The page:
Check-the-Box Training Won't Work. Communities of Color Must Drive Policing; Law Enforcement Must Not Be Managed by Policies and Procedures That Are Compromises between Agencies and Unions

By Johnson, Ron | Newsweek, July 3, 2020 | Go to article overview

Check-the-Box Training Won't Work. Communities of Color Must Drive Policing; Law Enforcement Must Not Be Managed by Policies and Procedures That Are Compromises between Agencies and Unions


Johnson, Ron, Newsweek


Byline: Ron Johnson

I am a policeman who wore the uniform and badge for over thirty years, and for twenty-six of those years still worried about police encounters with my black son.

I joined the law enforcement profession because of the good I saw in it--and also because of the inequities I saw. I am honored to have served the citizens and visitors to the state of Missouri and to have served with the brave men and women across the country that adorn the uniform. I'm proud to have served as Commander of Protest Security in Ferguson during the demonstrations in reaction to the 2014 police-involved shooting of Michael Brown Jr.

Law enforcement must not be managed by policies and procedures that are compromises between agencies and unions. Communities themselves--their voices and expectations--must drive policing in America. Some will call this unrealistic, but this is the kind of successful policing environment that has always existed in wealthy communities throughout America. Environments of shared ownership must also exist in communities of color. Just putting an African American in charge of an agency without giving voice to those they serve will not change the culture of policing in America.

We've heard a lot about providing officers with de-escalation training; I agree that's very important. The larger issue in police culture, though, is why we see de-escalation tactics being used liberally in encounters that do not involve African Americans. If de-escalation training is to truly transform law enforcement, then officers must be put through comprehensive personal-awareness training. In some cases, outside training consultants must be used instead of in-house training by peers.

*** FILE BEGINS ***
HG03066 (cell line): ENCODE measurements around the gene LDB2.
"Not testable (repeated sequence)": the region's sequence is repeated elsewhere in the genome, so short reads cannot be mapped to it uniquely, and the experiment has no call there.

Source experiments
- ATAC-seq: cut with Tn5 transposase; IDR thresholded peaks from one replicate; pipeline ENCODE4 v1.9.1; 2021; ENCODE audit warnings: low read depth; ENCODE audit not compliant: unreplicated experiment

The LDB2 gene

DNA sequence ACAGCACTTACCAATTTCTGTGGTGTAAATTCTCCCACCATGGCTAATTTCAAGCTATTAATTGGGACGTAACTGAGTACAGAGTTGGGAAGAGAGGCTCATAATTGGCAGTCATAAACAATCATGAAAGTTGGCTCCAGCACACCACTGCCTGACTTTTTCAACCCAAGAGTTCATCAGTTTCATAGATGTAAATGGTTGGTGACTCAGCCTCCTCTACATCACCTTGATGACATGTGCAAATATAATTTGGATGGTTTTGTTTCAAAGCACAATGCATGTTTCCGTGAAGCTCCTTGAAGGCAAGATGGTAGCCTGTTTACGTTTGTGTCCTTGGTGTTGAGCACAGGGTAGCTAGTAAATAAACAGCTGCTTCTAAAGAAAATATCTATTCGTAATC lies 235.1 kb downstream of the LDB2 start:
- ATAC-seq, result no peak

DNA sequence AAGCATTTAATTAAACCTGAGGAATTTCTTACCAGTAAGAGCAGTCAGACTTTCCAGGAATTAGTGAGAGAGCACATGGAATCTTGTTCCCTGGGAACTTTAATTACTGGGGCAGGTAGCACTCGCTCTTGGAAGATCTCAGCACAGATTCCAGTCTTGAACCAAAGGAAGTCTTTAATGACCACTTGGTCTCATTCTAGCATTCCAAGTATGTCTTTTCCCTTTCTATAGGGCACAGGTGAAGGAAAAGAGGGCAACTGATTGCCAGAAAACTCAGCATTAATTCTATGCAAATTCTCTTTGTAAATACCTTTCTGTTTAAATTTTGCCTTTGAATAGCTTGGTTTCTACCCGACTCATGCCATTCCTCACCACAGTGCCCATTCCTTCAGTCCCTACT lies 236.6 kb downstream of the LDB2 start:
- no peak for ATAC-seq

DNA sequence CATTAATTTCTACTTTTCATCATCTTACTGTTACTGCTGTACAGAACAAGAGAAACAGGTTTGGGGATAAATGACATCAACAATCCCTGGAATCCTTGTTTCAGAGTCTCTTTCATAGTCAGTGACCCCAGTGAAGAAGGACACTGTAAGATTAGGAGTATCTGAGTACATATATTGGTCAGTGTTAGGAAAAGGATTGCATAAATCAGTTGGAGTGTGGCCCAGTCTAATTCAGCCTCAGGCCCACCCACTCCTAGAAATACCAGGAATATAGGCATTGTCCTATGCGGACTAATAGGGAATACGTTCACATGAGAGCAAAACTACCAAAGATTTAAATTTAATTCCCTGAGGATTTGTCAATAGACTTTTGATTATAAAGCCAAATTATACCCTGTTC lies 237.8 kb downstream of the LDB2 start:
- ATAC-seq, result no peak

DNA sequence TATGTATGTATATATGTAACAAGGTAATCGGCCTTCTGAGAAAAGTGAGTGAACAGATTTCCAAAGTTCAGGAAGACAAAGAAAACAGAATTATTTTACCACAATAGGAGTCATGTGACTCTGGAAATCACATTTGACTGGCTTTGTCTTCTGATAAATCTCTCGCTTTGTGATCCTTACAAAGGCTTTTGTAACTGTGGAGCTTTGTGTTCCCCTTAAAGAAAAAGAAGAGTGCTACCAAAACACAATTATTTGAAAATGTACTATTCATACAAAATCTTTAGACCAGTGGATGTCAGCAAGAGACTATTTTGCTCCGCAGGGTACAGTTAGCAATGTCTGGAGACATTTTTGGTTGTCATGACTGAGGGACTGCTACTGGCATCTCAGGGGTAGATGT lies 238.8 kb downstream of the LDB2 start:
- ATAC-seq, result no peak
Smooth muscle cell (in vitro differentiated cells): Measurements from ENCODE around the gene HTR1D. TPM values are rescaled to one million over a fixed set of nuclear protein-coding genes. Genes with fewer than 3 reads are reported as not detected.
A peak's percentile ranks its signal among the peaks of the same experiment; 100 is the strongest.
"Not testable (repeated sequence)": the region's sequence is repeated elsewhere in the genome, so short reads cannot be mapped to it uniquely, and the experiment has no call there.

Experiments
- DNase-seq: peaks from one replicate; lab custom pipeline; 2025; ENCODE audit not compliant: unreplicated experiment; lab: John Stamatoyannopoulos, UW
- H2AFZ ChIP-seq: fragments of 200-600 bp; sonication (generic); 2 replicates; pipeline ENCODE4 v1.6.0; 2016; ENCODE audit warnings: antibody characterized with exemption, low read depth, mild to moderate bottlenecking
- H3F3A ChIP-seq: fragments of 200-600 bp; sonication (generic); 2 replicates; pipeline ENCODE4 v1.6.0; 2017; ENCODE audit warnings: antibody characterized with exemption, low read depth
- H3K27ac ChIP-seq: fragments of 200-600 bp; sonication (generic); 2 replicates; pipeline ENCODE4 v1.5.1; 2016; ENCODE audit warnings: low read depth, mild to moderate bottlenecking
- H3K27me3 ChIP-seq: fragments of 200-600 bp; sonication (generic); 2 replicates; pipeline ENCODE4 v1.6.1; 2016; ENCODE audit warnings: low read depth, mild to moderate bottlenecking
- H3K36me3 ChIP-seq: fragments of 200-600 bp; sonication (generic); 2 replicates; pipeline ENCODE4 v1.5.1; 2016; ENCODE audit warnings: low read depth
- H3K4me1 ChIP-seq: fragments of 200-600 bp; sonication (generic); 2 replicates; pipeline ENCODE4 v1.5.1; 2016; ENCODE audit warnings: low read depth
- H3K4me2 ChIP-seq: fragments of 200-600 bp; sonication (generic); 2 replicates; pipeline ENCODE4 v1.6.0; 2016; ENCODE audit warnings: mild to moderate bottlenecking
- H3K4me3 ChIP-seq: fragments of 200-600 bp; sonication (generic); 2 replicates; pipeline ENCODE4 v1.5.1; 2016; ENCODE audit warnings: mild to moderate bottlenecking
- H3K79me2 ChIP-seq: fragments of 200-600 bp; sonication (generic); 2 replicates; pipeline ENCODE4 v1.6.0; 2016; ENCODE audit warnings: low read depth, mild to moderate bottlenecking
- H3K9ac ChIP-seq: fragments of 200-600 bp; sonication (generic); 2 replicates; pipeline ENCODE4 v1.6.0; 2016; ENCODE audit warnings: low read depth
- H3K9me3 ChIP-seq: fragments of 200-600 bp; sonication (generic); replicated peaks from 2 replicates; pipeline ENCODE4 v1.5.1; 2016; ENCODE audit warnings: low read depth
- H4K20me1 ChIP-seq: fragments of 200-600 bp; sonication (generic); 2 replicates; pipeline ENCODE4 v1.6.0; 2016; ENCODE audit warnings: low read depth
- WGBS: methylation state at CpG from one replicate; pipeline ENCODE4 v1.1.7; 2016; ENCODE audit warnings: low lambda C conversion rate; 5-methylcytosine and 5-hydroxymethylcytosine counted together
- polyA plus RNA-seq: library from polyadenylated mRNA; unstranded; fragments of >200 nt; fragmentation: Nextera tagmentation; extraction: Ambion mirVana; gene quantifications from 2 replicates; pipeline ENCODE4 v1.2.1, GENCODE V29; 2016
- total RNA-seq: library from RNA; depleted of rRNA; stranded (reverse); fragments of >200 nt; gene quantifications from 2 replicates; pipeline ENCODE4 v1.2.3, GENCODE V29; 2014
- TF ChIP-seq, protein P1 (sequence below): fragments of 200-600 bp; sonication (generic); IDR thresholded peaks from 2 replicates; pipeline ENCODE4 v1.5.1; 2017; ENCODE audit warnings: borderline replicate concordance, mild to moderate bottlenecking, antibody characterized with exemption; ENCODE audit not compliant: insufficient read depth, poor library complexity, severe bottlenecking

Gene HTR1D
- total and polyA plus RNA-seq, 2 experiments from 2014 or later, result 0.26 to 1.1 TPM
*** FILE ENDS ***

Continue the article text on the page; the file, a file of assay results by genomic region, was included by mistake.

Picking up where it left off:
In more than three decades as a trooper, I never received racial training from a person of color with relatable experience but only cookie-cutter "diversity training." For training around race to have real impact it must be taught with a credible voice. Check-the-box training does not challenge the implicit biases that exist in all of us, or systemic racism, or the racism which manifests in some situations. Law enforcement agencies must create internal departmental alert systems that track an officer's physical enforcement interactions, citizen complaints and department internal policy violation investigations.

Many police officers are not residents of the communities they patrol. In some of these communities, officers are responding to heavy call loads which do not allow for non-duty-related interactions with those they serve. In communities where officers live and work, there is an opportunity to interact with citizens through events like schools, sports, church, dining. This allows law enforcement officers to see citizens through positive experiences.

A young man I once worked with, who later became a friend, and I were riding together. He pulled over a vehicle occupied by two African American teens and began harshly questioning them. Because of their attire and the expensive vehicle they were driving--it belonged to a parent--the trooper assumed they were gang members. He began questioning them in a way that I had never heard him do to any other violator. I asked about it, and he told me his actions were based on the indicators associated with their hoodies, matching pants, expensive tennis shoes and jewelry. …

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